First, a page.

Think about your front desk person(s). Is he/she friendly? Is he/she focused? Is he/she committed to the success of your business?

If your answer is:

(1)   I don’t have a front desk person.

(2)   My front desk person is not friendly.

(3)   My front desk person is not focused.

(4)   My front desk person is not invested in the success of my business.

Then, STOP. Houston, we have a problem.

Your front desk person is your gatekeeper, your pulse, and your frontline of battle. All of those roles are considered mission: critical to the success of any operation. Your front desk person is no exception. This person represents your studio, and generally, makes the first impression a client experiences when entering your facility.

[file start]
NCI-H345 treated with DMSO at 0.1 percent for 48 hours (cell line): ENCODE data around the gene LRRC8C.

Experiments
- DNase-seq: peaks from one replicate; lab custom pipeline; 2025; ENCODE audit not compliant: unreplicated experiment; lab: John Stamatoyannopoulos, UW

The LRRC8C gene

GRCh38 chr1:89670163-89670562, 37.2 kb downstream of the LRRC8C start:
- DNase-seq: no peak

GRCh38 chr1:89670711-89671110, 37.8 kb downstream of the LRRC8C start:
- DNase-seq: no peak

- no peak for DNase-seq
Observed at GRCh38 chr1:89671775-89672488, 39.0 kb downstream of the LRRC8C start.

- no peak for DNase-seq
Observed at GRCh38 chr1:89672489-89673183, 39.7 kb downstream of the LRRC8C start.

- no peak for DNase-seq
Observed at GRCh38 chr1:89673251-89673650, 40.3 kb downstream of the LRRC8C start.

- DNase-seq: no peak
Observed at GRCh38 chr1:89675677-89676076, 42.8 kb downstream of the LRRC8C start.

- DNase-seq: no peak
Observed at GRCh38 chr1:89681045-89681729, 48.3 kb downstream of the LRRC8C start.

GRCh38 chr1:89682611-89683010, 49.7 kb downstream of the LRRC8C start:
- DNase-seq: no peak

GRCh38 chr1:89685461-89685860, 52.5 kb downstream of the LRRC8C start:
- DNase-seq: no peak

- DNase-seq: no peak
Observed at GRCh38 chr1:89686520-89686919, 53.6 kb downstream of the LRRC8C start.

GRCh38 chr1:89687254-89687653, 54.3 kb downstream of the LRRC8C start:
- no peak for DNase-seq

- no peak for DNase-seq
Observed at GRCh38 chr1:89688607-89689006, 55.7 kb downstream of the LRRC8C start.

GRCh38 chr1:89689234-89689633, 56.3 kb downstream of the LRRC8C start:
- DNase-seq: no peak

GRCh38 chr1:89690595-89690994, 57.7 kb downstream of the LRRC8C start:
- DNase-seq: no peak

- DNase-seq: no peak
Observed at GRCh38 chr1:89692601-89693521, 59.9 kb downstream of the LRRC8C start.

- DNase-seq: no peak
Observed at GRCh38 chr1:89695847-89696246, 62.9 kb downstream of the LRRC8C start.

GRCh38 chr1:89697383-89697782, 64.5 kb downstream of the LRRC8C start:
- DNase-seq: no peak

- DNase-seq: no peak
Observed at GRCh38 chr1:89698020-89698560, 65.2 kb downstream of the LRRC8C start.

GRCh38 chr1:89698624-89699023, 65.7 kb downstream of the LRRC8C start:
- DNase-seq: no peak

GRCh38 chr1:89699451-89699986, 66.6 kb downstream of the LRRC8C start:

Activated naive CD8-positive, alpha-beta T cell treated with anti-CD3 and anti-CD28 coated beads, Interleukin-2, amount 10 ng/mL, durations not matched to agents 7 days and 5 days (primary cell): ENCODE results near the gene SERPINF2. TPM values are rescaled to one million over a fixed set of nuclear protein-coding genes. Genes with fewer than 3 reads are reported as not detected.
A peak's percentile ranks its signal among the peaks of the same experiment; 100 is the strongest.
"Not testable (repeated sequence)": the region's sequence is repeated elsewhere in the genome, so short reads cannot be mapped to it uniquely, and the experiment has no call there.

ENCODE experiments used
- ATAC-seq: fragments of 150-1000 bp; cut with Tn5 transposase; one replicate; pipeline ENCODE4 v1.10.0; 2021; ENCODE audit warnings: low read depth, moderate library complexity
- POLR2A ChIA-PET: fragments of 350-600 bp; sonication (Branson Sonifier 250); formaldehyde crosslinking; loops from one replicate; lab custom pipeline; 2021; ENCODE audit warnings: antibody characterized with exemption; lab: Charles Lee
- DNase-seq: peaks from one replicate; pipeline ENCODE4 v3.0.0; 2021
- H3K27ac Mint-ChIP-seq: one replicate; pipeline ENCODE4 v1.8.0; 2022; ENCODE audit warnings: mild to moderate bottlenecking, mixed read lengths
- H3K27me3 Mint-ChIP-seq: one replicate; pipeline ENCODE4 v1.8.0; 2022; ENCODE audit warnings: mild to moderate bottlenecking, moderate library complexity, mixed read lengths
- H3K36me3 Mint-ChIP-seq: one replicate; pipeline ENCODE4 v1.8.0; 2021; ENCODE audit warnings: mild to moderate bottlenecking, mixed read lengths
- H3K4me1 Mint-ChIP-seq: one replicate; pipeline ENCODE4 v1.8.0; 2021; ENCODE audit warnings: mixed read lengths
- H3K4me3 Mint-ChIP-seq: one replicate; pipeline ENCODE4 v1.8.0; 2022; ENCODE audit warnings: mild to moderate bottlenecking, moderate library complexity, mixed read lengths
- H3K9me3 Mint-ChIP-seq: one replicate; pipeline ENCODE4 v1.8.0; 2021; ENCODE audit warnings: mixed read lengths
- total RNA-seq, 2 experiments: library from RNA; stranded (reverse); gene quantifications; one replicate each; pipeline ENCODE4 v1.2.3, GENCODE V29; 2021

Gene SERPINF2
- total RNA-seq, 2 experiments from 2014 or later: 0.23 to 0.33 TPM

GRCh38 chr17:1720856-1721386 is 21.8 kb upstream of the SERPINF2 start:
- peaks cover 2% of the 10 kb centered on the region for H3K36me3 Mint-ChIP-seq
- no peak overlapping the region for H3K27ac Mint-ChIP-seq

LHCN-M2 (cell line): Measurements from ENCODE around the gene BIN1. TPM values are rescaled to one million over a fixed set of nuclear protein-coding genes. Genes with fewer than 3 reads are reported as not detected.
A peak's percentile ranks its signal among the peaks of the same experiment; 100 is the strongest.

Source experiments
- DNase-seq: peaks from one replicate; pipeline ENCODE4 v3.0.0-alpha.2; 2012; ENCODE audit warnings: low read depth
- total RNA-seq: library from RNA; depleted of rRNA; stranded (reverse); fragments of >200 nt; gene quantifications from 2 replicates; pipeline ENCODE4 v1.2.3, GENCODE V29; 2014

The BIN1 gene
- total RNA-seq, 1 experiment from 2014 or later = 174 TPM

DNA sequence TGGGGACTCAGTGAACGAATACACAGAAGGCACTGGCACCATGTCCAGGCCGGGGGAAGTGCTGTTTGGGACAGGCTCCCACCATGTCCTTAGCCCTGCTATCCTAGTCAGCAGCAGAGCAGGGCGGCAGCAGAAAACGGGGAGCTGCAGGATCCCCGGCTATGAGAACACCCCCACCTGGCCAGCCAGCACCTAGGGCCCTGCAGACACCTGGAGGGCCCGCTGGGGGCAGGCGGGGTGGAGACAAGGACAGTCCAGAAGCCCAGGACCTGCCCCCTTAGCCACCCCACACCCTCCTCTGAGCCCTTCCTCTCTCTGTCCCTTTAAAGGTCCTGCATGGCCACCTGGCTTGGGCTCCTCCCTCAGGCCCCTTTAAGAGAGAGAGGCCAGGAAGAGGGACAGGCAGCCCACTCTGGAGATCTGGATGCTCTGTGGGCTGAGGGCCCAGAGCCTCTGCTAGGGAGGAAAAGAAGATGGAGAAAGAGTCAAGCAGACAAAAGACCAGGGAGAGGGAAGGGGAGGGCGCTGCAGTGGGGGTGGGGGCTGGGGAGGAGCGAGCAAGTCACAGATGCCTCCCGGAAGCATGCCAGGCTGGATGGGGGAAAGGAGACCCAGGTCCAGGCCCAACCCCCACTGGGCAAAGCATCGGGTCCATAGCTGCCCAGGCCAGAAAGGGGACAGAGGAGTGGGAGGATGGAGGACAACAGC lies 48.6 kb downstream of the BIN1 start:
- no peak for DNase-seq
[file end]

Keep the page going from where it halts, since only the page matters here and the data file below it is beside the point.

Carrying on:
The front desk person should know the ins/out of your studio and its operation, and if a tricky question arises, he/she should know the proper communication procedures for finding the answer. He/she should be friendly, eager, enthusiastic, and happy to be a part of your organization. The front desk person should never gossip or show preferential treatment to particular clients.

Of course, like any other staff member, the front desk representative should be trained, evaluated, and supported within the infrastructure of your business. After all, the front desk person can make or break a prospective client’s interest in your facility and/or a current client’s experience with your facility. Choose someone that will make a positive, lasting impression!

front desk

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